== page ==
I am not sitting in judgment of Mr. Applegath. I am not going to waste a moment’s time wondering about whether or not he loves his children. That would be silly. I am completely incapable of relating to Mr. Applegath’s statements about participating in his children’s education. His lack of passion for teaching his children is as foreign to me as is Mandarin Chinese. Passion. That's a powerful word. If I am anything, I am passionate about my children and their education. What concerns me is that if the expressed sentiments about child rearing are as common as are the weak arguments for preferring a public school classroom over a homeschool, what does that say about the world in which we live? What does that say about the society in which we are raising our children?


  1. I was just thinking about this in the shower this morning, how teachers are said to be passionate about teaching, so we should hand our children over to them. First of all, on what planet are even *most* teachers passionate about imparting knowledge to children? I went to "good" public schools, and had at least 35 teachers during my years there. Of those teachers, about 6--no 7, if you count band--had any passion at all for teaching anything. They were mostly worksheet-tossing automatons. Great, so my kids will get a great teacher at least 20% of the time if we live in a good school district! Color me unimpressed. Maybe I'm not passionate about Latin, but I'm passionate about my kids, and I want them to have the best I can get them. No way could the public schools do better than that.

  2. I have to agree it would be easier to toss the kids off to another person each day.

    But I didn't sign up for kids to have it easy. (not that I totally knew what I was getting into with the kids!)

    I signed up for 18-70 years of hard work, difficult choices, and well I am hoping the daily tantrums stop sometime before 18?

    Caesar can have my taxes, but not my kids.

  3. I was just going to write what Cindy wrote (you know...that "great minds" thing and all,) but she said it so well, I don't have much to add.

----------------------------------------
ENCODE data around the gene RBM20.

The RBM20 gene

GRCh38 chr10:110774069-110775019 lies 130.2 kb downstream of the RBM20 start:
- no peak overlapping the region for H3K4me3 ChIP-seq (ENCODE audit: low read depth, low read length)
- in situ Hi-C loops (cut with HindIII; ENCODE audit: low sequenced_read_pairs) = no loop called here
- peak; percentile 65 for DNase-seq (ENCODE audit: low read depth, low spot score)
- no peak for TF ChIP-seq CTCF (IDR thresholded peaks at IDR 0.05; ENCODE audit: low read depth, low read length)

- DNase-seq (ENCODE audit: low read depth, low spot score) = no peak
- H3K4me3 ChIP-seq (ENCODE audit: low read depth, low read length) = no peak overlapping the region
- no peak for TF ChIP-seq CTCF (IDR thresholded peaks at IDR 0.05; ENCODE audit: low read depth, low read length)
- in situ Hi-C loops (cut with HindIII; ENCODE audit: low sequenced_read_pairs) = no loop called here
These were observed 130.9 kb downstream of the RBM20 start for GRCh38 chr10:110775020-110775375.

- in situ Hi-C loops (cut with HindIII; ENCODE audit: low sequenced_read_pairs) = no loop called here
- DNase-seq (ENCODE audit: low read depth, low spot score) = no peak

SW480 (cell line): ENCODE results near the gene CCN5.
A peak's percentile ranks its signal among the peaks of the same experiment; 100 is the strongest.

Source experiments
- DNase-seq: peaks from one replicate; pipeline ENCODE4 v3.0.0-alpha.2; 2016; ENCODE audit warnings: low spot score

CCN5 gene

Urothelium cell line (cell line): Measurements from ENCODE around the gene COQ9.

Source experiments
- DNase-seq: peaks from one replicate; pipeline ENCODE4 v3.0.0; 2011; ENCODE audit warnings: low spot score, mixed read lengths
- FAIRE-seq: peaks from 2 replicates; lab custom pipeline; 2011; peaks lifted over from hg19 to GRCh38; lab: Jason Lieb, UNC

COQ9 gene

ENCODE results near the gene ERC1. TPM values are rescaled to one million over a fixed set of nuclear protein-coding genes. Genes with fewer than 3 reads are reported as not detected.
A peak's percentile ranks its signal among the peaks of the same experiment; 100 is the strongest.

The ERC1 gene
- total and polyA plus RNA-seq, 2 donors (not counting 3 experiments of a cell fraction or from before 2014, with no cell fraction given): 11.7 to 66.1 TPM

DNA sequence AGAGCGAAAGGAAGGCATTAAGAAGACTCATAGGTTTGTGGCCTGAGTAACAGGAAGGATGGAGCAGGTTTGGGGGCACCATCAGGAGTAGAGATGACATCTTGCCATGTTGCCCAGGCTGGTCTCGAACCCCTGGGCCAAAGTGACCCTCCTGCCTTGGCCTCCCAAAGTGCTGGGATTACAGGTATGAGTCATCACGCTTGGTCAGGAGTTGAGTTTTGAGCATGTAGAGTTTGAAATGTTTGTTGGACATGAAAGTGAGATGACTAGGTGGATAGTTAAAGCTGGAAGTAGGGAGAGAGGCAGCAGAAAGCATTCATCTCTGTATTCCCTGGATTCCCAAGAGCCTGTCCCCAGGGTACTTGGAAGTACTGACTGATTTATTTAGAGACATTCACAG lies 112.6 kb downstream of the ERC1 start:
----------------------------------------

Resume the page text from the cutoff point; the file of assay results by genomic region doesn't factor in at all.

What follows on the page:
If Mr. Applegath thinks that all his childrens' teachers are more passionate about teaching his children than he would be, he's really got his head stuck in the sand. I wouldn't be a bit surprised to learn that concerning the Applegath children, their teachers share the sentiment of the childrens' father: "The amount of whining and arguing is not worth the effort.”

    Whining and complaining are just as irritating to teachers as they are to parents. Likely even more so. "Passion for teaching" doesn't lessen the irritation factor. In fact, the opposite seems true. The more kids whine and complain, the less "passionate" the teacher...ANY teacher...feels.

    Great post, Arby!

  4. I don't know, I kind of agree with him. The amount of whining and arguing is not worth the effort of trying to teach my kids. That's why I stopped arguing and whining about it and simply learned how to teach them. :o)

    I wish more people would consider putting some effort into whatever they choose to do. It seems to me that too many people give up too easily or decide that the reward is not "worth the effort". What does that say about us as a society?

    Peace and Laughter!

  5. I agree with Cindy...no one is more passionate about my children (in general-educational or not) than my husband and me. No one.

    Good Post. I am now following your blog/FB.